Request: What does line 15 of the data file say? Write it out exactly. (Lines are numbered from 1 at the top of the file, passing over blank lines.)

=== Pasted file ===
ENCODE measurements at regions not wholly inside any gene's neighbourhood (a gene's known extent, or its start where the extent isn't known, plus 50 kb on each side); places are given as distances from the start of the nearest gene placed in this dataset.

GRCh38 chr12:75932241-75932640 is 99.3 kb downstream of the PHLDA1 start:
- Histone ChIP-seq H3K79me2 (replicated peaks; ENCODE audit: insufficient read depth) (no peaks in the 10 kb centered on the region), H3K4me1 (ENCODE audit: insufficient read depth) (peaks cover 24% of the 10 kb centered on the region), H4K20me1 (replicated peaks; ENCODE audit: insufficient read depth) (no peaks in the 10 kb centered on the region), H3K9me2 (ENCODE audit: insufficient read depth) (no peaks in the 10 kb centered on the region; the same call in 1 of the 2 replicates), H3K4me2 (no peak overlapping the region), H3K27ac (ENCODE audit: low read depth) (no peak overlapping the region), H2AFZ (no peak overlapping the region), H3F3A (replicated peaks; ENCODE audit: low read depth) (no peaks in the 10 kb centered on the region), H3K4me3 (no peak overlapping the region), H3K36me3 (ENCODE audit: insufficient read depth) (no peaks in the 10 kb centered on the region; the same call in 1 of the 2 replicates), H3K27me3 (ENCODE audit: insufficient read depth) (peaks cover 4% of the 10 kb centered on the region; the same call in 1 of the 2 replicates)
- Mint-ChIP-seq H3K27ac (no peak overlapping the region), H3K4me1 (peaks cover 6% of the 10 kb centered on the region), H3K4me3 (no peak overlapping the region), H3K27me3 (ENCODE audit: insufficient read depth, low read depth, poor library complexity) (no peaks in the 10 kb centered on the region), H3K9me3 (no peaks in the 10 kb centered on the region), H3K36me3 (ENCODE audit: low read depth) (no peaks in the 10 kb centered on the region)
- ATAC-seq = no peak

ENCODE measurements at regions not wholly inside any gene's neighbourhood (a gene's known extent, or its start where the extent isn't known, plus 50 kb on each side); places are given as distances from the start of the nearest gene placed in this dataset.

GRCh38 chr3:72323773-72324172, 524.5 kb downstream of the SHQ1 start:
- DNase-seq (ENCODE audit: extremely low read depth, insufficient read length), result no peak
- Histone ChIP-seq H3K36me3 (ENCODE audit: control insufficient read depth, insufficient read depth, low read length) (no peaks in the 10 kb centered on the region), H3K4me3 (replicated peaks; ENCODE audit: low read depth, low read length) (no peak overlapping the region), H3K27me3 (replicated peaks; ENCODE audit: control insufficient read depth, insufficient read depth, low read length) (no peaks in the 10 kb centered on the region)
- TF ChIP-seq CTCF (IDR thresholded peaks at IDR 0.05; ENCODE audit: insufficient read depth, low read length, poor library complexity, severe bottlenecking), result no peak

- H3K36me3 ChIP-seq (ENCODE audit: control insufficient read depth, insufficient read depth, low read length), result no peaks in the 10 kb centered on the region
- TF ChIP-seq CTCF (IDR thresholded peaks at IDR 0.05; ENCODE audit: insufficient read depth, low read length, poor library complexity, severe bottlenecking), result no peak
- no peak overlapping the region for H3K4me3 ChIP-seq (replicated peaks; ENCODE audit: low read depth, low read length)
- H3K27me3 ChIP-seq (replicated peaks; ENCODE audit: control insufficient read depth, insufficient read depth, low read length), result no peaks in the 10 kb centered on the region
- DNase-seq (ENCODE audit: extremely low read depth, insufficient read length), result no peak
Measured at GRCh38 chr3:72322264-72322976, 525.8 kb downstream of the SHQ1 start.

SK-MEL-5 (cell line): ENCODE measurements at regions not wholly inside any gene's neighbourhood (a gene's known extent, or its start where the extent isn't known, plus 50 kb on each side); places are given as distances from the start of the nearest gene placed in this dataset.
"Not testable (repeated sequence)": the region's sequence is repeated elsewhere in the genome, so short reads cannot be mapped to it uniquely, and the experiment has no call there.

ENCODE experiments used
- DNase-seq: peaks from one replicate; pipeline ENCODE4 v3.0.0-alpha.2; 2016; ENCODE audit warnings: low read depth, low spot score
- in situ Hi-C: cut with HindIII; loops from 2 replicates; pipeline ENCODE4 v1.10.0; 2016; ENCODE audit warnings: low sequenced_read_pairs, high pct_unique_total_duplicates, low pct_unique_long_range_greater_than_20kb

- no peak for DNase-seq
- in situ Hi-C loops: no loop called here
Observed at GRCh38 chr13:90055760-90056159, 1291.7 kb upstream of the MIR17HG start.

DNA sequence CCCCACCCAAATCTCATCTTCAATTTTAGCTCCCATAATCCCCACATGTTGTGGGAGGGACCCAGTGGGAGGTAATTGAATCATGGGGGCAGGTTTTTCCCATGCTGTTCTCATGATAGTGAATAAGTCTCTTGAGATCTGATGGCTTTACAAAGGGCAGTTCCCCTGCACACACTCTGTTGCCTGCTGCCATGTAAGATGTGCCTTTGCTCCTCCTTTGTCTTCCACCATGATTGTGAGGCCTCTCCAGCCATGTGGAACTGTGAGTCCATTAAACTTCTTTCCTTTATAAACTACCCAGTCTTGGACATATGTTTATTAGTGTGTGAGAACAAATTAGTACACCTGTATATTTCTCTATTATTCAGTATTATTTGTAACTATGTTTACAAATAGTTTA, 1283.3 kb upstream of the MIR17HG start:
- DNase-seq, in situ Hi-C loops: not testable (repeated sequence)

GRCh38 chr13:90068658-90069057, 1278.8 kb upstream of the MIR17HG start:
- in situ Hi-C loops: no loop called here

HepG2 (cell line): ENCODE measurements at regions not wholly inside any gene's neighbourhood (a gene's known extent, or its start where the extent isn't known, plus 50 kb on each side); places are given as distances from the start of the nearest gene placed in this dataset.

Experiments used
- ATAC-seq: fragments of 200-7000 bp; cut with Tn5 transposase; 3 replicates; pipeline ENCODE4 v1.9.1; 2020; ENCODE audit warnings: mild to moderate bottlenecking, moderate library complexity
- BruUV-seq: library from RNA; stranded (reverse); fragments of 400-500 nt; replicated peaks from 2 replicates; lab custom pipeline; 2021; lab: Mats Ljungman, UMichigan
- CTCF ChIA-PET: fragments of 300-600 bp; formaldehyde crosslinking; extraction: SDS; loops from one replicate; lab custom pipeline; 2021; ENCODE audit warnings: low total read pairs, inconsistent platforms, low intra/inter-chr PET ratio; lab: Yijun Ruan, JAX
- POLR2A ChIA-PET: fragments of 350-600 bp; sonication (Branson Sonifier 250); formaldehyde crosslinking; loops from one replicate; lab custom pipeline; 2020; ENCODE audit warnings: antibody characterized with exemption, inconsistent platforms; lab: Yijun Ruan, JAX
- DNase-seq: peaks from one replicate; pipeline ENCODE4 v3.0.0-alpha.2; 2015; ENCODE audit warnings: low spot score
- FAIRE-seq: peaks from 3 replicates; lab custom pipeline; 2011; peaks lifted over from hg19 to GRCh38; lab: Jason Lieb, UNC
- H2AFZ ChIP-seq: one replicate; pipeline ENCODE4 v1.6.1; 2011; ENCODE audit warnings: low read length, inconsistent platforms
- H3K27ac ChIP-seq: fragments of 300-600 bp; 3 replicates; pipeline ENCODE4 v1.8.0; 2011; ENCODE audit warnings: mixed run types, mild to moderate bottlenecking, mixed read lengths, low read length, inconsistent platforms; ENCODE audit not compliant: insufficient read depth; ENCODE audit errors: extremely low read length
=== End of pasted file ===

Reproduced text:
- DNase-seq (ENCODE audit: extremely low read depth, insufficient read length), result no peak